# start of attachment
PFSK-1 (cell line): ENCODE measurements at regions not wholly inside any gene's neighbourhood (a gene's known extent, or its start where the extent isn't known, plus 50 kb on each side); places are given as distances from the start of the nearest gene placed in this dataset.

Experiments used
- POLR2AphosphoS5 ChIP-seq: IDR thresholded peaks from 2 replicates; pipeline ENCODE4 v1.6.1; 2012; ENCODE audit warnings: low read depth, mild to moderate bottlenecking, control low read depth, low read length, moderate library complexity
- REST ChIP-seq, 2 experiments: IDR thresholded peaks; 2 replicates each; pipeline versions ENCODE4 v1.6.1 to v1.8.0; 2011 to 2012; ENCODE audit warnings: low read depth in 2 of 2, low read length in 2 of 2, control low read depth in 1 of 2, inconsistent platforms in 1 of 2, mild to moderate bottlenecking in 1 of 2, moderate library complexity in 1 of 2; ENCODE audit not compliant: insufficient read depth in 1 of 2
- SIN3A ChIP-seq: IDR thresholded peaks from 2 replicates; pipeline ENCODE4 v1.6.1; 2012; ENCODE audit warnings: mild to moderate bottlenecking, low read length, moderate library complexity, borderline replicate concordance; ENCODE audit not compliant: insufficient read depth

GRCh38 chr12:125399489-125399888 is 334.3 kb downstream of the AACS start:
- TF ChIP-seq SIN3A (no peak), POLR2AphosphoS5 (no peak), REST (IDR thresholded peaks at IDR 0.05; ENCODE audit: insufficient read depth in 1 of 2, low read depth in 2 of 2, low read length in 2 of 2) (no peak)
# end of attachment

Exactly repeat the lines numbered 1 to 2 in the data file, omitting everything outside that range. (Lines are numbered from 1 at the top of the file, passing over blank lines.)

PFSK-1 (cell line): ENCODE measurements at regions not wholly inside any gene's neighbourhood (a gene's known extent, or its start where the extent isn't known, plus 50 kb on each side); places are given as distances from the start of the nearest gene placed in this dataset.

Experiments used